them to loan out their money without interest. On account of the general lack of ready money in a time when the supply of gold and silver metal was continually decreasing, and a currency to take their place had not been devised, everybody from the highest to the lowest came very frequently to a pass where they must borrow money; and since trade in money was strictly forbidden to the Christians, and could only be carried on by them when veiled under other forms of business or in roundabout ways, the Jews, who were excluded from other branches of industry and positions in life, entered upon it. An industrious people the Jews have ever been. As long as they formed a state of their own, their principal occupations were agriculture, horticulture, and the trades. In their hands Palestine had become one of the best cultivated and most fruitful lands of the earth. The Mosaic legislation was intended to encourage the improvement of the soil, and to further the cultivation of grain, wine, and oil. Further, in the first centuries after Christ, and after the destruction of the Jewish state, the people remained faithful to their old customs. Josephus, in the beginning of the second century, still praises the industry of his countrymen in their trades and in agriculture.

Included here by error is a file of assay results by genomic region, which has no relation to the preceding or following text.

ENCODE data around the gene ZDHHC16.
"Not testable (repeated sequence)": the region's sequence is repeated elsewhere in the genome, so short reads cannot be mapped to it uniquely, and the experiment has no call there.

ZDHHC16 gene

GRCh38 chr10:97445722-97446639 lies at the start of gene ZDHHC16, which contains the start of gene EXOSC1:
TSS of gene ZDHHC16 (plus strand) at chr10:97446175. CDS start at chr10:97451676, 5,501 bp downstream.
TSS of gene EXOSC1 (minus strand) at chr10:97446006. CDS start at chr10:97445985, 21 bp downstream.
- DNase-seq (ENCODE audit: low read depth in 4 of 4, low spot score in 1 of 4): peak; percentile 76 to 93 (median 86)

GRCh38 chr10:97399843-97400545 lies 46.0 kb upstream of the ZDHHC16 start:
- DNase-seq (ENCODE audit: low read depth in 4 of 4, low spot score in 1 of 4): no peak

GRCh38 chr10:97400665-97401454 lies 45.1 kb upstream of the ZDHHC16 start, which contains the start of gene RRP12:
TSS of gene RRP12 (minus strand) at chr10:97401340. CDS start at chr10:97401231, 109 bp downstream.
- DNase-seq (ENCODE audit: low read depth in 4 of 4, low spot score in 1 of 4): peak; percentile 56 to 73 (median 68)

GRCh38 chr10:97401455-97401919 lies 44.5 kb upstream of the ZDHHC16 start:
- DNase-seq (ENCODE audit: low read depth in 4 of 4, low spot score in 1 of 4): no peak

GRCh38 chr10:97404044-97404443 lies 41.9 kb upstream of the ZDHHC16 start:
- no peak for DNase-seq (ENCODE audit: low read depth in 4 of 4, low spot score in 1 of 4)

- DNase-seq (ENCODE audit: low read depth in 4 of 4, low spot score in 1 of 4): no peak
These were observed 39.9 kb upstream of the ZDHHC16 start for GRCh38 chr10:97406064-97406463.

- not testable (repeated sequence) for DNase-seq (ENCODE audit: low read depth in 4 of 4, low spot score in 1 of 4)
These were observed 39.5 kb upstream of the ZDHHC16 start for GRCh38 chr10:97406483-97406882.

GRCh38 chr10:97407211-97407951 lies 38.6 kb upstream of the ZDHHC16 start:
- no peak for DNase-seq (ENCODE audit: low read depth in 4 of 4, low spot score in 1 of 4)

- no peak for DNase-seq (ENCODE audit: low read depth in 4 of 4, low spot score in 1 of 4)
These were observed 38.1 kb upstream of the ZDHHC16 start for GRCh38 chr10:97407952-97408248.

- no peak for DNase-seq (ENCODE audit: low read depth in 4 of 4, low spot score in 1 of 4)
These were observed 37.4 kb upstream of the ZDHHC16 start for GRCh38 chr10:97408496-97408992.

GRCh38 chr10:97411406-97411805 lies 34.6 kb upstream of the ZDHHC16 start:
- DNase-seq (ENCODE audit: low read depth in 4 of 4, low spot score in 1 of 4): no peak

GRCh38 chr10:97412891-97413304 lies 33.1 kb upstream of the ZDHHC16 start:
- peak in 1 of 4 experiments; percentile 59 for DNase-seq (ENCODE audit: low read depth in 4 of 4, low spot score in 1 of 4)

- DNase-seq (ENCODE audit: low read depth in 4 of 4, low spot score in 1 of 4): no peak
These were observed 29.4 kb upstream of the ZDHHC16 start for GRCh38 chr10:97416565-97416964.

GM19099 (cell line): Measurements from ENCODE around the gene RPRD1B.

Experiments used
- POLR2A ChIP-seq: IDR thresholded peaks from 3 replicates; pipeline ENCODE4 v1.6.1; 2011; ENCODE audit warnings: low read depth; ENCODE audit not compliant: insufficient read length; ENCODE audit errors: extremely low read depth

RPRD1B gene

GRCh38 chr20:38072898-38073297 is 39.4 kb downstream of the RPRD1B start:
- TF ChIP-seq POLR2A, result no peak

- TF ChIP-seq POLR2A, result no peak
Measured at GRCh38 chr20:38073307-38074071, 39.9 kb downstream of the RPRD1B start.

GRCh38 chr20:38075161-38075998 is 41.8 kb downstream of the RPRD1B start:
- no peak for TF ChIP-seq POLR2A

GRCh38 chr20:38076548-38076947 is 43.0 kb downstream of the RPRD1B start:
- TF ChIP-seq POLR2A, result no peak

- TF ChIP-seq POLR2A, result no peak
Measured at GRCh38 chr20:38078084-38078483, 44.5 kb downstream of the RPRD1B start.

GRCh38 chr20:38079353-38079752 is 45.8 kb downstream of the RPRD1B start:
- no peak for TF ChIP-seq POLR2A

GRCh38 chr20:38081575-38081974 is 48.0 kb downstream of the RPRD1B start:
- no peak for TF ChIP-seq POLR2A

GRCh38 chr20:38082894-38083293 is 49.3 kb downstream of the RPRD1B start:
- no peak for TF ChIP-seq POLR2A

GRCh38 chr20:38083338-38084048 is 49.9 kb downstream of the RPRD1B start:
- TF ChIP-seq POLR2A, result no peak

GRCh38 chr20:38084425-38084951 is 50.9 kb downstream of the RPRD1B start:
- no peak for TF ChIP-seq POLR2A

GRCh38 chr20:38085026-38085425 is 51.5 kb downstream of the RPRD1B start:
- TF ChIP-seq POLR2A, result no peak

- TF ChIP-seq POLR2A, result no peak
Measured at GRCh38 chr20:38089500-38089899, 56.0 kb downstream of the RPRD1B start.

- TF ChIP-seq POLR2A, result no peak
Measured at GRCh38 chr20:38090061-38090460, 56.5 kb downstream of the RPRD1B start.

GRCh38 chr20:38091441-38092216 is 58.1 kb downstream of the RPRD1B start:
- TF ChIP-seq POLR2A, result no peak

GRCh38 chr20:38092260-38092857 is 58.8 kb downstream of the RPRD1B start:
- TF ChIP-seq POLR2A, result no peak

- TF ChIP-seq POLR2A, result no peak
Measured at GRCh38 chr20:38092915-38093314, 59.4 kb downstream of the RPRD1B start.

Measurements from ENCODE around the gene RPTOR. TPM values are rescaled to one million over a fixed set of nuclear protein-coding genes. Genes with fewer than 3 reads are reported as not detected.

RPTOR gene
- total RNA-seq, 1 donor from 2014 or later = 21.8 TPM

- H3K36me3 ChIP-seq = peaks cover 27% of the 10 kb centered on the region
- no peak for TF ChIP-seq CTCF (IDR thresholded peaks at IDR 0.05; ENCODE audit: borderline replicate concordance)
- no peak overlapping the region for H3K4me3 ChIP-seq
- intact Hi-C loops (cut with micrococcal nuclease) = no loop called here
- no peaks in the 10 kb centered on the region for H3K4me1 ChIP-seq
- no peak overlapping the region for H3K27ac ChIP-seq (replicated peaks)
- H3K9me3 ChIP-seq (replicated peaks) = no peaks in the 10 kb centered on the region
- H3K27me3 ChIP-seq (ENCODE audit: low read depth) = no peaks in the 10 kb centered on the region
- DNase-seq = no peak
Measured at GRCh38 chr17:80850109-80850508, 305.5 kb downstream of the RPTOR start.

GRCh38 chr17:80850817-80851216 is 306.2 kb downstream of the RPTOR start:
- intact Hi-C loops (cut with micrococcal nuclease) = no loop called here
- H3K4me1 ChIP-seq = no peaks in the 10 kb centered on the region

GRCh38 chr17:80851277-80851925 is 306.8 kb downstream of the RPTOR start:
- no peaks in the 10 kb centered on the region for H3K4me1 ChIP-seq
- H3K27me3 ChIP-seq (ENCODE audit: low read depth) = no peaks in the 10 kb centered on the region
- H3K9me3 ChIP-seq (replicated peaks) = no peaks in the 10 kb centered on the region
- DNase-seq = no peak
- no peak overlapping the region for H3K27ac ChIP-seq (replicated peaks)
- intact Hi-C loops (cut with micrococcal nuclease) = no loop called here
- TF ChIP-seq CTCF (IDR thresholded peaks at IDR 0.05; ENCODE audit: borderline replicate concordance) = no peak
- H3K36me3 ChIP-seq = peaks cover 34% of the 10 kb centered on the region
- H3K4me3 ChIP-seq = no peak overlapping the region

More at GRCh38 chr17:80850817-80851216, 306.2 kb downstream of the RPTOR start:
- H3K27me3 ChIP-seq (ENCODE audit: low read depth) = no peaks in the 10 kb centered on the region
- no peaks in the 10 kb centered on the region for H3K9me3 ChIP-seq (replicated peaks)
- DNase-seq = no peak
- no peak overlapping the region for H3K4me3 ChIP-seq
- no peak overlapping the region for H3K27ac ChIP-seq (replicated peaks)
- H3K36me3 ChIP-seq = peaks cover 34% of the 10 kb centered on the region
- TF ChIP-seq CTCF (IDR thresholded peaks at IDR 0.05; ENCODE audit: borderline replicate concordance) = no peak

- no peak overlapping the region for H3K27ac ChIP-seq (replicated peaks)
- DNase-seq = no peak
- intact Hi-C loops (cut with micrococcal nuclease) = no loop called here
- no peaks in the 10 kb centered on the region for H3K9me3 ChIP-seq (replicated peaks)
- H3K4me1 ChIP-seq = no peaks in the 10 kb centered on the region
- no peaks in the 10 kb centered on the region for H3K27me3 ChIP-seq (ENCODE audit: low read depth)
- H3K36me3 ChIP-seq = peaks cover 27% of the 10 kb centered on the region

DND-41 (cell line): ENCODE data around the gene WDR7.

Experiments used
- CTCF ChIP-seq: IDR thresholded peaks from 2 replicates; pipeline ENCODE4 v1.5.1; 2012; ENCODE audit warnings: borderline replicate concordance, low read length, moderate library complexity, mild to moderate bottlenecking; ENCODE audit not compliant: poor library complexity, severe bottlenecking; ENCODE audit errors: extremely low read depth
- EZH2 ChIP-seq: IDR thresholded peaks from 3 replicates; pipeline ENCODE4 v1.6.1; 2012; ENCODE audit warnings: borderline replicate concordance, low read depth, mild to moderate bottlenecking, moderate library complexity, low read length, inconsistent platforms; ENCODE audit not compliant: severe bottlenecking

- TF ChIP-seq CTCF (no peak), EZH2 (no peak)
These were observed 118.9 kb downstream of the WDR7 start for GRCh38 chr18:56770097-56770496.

There is no evidence to be found in the Roman literature and the laws of the emperors that the Jews had given themselves up to shrewd bargaining and small trading, or in general had become a commercial people. The numerous Jews that lived in Rome appear to have been poor. Further, the violent and extremely bloody risings of the Jews in Egypt and Cyrene, and on the islands (of the Mediterranean) indicate that they did not form a commercial population or one dealing in small wares, for such a class of people do not often take up arms. Even as late as the tenth century, they formed a stationary population in Spain, Southern France, and even in Germany. This condition, however, they could not maintain in face of the hostility of the Church and of the people, and moreover, after the rise of the Italian maritime and commercial cities with their merchant-fleets, they lost their hold upon the commerce between the West and the Orient. The concentration of trade in the guilds and the exclusion of the Jews from ordinary intercourse with Christians made it impossible for them to become artisans. Just as little could they live on agriculture, since they were almost everywhere forbidden to own land. Cardinal James, of Vitry, who knew the Orient well, observes in the year 1244, "Among the Mohammedans the Jews ply handicrafts, although it is only the lower and despised branches that they occupy themselves with, but among the Christians they live on the business of loaning money." The thought forces itself upon us, how great a benefit would have been conferred upon the world, Christian and Jewish alike, if a cardinal or a Pope at that time had reflected upon this contrast between the Jews under the Crescent and the Jews under the Cross, and had drawn from it the practical inferences that lie so near at hand.